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We originally wrote about the emissions standard, Euro VI which came into force in 2019 but are aware that there have been changes since then, for example the introduction of Euro 6d which came into law in January 2022.

Euro 6d emission standards

Euro 6d applies to new cars (not heavy-duty vehicles) and was introduced with the goal of future production of much cleaner diesel vehicles. This specific emission standard ensures that new diesel cars pass real-world emission testing to equal emission levels in a laboratory test, with a deviation of only 43% allowed (as opposed to Euro 6-TEMP, which allows for a deviation of 110%).

Please note that new petrol cars must also meet Euro 6d limits.

Minimum emission standards of new vehicles

All new vehicles produced from September 2022 have minimum emission standards.

  • For petrol, this is Euro 4
  • For diesel, this is Euro 6
  • For heavy duty diesel, this is Euro VI.

It should be noted here that emission standards for heavy duty vehicles such as HGVs and buses are referred to with roman numerals, and light-duty vehicles are referred to with emission standards using numbers.

Expansion of Clean Air Zones (CAZ)

When we wrote in 2018 about incoming emission standards and government plans to penalise “dirty” vehicles, Clean Air Zones (CAZ) and London’s Low Emission Zones (LEZ) and Ultra Low Emission Zones (ULEZ) were very much in their infancy. Whilst we could see the potential for haulage companies to be affected by the 20% addition to road tax, the added factor of paying to drive through certain areas with vehicles that didn’t mean emission standards wasn’t much of a consideration, and certainly not outside of London. However, since then, many cities have introduced CAZs and LEZs and the ULEZ zones in London are currently being expanded as we write this in 2023.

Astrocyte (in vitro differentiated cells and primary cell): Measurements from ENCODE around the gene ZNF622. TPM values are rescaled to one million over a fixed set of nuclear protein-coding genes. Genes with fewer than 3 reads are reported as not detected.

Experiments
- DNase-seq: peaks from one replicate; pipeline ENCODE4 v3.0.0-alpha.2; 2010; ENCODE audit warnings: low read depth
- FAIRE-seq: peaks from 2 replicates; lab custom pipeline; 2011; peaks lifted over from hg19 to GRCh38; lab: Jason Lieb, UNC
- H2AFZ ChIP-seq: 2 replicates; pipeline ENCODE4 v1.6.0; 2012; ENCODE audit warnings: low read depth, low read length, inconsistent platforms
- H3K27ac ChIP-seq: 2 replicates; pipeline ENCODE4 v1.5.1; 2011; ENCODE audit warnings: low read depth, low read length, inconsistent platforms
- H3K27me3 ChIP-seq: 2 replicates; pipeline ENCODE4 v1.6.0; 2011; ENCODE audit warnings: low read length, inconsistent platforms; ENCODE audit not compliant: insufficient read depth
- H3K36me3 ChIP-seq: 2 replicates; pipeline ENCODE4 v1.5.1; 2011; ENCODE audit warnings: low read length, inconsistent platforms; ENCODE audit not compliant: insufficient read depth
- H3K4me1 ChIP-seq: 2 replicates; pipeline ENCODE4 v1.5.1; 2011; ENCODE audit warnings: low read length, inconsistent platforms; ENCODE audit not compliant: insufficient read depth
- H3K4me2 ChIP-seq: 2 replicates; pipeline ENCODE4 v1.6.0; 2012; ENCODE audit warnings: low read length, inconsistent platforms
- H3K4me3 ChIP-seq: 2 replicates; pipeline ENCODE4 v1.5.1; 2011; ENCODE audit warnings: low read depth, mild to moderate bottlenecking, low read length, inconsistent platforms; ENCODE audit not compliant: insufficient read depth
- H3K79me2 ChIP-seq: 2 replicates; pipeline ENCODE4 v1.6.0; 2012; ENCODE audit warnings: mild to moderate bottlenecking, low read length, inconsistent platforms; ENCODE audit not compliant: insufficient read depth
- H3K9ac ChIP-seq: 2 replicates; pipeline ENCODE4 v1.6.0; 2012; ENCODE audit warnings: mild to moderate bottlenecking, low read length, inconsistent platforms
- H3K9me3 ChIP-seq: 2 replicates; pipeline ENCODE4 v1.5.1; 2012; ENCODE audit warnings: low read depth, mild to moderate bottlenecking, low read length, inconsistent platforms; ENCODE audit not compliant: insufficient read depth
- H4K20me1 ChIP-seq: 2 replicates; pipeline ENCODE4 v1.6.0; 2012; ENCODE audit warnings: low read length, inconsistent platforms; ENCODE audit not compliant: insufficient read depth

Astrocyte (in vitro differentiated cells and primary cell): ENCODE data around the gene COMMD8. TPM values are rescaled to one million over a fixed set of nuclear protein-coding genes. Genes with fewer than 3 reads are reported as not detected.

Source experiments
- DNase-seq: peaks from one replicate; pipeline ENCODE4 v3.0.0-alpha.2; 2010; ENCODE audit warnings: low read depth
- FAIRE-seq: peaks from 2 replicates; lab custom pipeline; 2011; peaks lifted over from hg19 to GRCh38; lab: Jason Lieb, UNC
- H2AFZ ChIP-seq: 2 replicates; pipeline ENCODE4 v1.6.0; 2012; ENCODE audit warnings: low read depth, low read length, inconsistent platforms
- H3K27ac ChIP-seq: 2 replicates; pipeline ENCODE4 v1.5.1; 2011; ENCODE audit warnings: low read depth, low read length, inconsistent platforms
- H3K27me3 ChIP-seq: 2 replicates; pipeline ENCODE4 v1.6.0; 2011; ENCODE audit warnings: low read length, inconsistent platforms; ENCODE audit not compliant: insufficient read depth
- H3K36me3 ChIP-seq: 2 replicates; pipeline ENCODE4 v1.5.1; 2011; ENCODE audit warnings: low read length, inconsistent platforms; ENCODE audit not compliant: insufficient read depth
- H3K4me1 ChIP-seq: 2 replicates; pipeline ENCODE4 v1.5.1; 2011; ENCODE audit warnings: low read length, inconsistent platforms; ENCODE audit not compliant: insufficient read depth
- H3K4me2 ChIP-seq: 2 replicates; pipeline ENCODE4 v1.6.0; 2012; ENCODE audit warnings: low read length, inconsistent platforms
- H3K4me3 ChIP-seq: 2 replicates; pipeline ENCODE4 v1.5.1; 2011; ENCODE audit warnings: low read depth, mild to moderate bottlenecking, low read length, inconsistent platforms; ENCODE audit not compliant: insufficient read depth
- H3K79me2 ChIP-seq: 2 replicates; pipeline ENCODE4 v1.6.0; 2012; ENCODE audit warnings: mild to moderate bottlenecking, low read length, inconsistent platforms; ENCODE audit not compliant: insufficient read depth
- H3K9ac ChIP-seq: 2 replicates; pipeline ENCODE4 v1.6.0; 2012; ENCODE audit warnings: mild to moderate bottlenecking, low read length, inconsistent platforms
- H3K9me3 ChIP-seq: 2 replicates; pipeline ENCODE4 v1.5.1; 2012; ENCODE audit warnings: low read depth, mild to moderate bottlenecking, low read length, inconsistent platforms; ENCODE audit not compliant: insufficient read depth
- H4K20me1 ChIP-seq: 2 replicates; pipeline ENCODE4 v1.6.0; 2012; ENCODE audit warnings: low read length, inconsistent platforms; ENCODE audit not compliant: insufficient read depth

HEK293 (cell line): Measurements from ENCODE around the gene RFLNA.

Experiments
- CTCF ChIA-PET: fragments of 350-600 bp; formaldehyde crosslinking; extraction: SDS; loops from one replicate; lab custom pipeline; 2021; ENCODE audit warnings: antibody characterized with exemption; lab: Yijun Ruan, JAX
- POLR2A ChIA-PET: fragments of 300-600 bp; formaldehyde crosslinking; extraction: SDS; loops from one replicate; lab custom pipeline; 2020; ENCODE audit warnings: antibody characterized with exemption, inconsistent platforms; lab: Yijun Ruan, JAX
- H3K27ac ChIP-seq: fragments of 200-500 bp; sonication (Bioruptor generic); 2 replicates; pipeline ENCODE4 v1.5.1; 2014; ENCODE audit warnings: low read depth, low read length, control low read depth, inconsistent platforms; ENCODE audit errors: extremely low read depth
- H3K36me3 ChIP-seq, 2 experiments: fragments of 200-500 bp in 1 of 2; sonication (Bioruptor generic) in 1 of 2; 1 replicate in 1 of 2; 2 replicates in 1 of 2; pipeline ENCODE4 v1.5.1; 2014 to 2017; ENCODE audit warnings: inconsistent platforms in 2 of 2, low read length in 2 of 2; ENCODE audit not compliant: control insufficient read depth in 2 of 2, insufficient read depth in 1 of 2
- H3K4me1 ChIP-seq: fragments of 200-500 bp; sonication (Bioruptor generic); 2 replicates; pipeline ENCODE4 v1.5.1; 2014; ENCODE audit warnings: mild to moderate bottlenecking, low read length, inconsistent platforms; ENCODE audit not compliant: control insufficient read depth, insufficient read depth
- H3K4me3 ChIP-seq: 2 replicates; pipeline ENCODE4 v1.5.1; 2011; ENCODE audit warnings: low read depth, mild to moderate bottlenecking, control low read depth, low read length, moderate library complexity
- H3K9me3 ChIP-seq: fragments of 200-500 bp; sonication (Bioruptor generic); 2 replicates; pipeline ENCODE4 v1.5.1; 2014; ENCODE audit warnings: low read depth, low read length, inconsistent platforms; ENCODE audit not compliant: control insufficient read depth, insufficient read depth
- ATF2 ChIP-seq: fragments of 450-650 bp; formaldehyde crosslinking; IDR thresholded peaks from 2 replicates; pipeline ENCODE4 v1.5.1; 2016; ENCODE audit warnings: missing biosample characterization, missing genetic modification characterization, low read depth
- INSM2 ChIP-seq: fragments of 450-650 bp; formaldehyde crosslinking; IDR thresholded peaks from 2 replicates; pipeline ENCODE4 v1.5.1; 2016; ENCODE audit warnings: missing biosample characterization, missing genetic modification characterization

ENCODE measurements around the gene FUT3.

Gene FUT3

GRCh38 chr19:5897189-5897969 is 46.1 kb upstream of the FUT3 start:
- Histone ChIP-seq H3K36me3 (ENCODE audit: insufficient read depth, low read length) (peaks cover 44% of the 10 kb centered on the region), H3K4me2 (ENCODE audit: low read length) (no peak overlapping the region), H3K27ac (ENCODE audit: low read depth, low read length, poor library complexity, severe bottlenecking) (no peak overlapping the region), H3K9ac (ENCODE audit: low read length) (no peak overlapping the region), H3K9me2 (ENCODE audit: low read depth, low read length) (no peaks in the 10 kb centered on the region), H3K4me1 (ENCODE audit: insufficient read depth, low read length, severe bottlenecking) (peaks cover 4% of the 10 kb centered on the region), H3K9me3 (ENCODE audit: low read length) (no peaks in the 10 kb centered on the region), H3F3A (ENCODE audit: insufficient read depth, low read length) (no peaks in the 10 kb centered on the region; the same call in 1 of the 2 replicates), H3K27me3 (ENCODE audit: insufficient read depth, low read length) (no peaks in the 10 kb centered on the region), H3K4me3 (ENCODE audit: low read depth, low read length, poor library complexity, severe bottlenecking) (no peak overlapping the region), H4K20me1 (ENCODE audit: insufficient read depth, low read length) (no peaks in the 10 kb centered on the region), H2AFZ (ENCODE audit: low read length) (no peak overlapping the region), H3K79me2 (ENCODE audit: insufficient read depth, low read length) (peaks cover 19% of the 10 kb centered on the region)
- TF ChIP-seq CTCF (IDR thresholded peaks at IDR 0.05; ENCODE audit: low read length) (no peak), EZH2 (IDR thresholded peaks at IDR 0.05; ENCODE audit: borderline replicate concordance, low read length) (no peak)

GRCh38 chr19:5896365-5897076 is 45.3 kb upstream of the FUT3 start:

• Different types of vehicles will have to adhere to different emission standards which remain constant through each CAZ, LEZ and the ULEZ to avoid confusion.
  • The latest city to introduce a CAZ for drivers is Sheffield, which came into force in February 2023. London have also expanded the ULEZ as of August 2023 to include all of Greater London.
  • CAZ zones currently being reviewed or planned include Manchester, Cambridge, Liverpool, Sefton, St Albans, Warrington and Wokingham. Other cities such as Leicester, Exeter and Derby have opposed the plans to introduce CAZ.

Original 2018 piece: The EU’s latest nitrogen oxide emissions standard, Euro VI, is due to come into law on Feb 19th, 2019 and from that date, any haulage vehicles that do not meet this standard will be see 20% added to their road tax. Those that do comply will be eligible for a 10% reduction.

This is great news for haulage companies that have plans to or have already invested in lorries that meet the Euro VI standard, but for smaller operators, the additional 20% tax bill could have a weighty impact, beyond the initial increase in road tax. The resale value of slightly older trucks that do not meet Euro VI standards will drop, making the cost of buying in new (and more expensive) lorries even higher.

Christopher Snelling, the FTA’s head of UK policy, has raised concerns about the impact this may have on SMEs; ‘The reduction of 10% in the road user levy for Euro VI lorries is good news, as it shows recognition for the success of the HGV Euro VI vehicles, which have 80 percent lower real-world local emissions than previous lorries. However, the introduction of the increased levy on pre-Euro VI trucks will actually hurt small- and medium-sized business. It hurts them because the re-sale value of their slightly older lorries – the Euro IV and Vs – has fallen so much, making the jump to afford a new Euro VI [vehicle] so much greater.’

Whilst the government’s approach to improving air quality is in some ways commendable, this penalisation may see smaller companies struggling in what are already hard times, with rocketing fuel prices to contend with. Jesse Norman, Minister for Industry and Energy, said, ‘This government is committed to improving the air we breathe and delivering a green revolution in transport,’ he said. ‘We’re changing the HGV levy to encourage firms to phase out the most polluting lorries and bring in the cleanest ones.’

Euro VI lorries produce 80 percent less nitrogen oxide than older versions, such as the Euro IV and Vs. There are a range of technologies available, but the overall output looks to reduce emissions whilst improving fuel consumption and AdBlue® consumption.